Hormonal Control of Strawberry Axillary Bud Development in Vitro1

in Journal of the American Society for Horticultural Science
Authors:
Kimani WaithakaDepartments of Horticulture and Plant Pathology, University of Wisconsin-Madison, Madison, WI 53706

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Albert C. HildebrandtDepartments of Horticulture and Plant Pathology, University of Wisconsin-Madison, Madison, WI 53706

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Malcolm N. DanaDepartments of Horticulture and Plant Pathology, University of Wisconsin-Madison, Madison, WI 53706

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Abstract

In vitro cultures were used to study the development of axillary bud and stolon tip explants of cultivated strawberry (Fragaria × ananassa Duch.). Explants cultured on Murashige-Skoog basal media containing kinetin at 1, 5, or 10 mg/liter developed into leafy shoots. Low concentration of kinetin (1 mg/liter) promoted the development of both types of explants into single shoots while higher concentration (10 mg/liter) promoted production of multiple leafy shoots developing from axillary buds of the earlier formed leafy shoots. NAA at 1 mg/liter promoted callus growth from both types of explants. Axillary bud explants developed into stolons when cultured on media containing gibberellic acid (GA3) at 5, 10 or 20 mg/liter. Stolon apices developed into leafy shoots while the second axillary stolon buds of the tips were inhibited when the explants were cultured on GA3-containing media. Combinations of GA3 and kinetin induced the development of axillary bud explants into structures intermediate in form between those of stolons and leafy shoots. Stolon apices and stolon axillary buds at the stolon tips developed into leafy shoots and continuing stolons, respectively, when the explants were cultured on a kinetin-containing medium for one week, and then transferred onto a GA3-containing medium. Thus, the developmental pathway of axillary strawberry buds was shown to be responsive to a balance between GA and cytokinins following removal from apical dominance.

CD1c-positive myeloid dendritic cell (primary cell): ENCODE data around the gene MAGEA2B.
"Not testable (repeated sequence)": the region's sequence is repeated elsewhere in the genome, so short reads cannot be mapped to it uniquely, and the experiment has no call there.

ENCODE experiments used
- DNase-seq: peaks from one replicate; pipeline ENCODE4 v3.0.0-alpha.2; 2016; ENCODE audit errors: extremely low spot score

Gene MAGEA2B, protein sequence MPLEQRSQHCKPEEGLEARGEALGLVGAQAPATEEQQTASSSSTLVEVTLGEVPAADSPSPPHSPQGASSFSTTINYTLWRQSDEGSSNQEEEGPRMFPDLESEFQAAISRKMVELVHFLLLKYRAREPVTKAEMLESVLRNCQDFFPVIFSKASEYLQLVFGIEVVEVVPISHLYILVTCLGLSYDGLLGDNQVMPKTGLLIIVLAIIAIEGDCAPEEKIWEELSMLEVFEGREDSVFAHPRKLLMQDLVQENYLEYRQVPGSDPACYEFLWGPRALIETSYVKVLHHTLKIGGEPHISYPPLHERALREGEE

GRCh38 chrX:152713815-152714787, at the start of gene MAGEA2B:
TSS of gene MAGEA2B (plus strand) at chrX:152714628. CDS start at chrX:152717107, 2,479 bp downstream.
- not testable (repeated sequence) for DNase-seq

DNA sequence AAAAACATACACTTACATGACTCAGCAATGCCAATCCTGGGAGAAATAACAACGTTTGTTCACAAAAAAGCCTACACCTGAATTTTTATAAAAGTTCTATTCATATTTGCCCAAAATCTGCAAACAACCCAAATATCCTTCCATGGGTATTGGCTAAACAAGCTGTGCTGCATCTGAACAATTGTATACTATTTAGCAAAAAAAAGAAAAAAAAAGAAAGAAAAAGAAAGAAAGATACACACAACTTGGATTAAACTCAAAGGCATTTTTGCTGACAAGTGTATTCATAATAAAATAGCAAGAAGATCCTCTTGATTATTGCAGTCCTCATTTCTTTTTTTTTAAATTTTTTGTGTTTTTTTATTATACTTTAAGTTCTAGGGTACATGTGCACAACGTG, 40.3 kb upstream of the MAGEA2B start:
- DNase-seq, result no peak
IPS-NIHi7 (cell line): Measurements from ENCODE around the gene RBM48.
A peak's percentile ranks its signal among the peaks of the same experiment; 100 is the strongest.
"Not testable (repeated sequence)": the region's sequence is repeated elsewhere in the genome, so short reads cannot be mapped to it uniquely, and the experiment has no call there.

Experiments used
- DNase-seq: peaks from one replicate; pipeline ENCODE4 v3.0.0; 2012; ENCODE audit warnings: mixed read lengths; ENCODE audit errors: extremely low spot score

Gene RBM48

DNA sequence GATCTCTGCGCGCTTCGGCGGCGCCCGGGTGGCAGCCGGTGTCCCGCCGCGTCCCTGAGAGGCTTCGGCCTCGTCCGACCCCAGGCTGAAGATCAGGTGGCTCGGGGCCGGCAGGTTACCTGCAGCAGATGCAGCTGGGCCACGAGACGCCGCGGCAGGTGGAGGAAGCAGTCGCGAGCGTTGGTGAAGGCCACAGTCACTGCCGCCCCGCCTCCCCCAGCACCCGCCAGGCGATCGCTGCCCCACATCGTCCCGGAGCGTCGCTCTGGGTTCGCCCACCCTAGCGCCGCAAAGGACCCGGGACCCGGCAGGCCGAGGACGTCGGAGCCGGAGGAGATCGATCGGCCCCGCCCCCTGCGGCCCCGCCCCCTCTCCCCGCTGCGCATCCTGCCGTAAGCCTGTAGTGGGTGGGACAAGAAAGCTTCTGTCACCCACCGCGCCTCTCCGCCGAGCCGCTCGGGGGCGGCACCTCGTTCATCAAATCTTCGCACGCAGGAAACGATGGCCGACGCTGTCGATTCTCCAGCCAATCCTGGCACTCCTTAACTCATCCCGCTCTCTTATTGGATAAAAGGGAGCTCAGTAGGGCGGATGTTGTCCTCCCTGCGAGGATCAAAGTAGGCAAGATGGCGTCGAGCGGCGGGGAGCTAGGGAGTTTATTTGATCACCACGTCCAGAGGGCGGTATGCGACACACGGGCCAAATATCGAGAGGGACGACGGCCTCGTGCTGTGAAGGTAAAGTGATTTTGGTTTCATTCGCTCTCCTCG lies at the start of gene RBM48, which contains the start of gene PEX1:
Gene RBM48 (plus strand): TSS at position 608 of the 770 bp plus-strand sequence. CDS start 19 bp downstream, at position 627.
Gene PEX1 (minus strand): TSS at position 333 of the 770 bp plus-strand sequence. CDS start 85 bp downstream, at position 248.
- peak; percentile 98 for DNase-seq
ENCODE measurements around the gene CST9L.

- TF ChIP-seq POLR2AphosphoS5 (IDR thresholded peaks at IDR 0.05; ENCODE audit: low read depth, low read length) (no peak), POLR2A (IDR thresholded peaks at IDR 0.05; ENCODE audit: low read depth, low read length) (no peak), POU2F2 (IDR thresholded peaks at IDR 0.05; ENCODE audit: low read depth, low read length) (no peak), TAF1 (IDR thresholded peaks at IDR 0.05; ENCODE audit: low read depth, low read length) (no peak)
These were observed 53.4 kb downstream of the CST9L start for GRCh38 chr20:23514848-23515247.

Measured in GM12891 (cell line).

Contributor Notes

Received for publication January 22, 1979. Research supported by the Research Division, College of Agricultural and Life Sciences.

The cost of publishing this paper was defrayed in part by the payment of page charges. Under postal regulations, this paper must therefore be hereby marked advertisement solely to indicate this fact.

Research Assistant and Professors, respectively.

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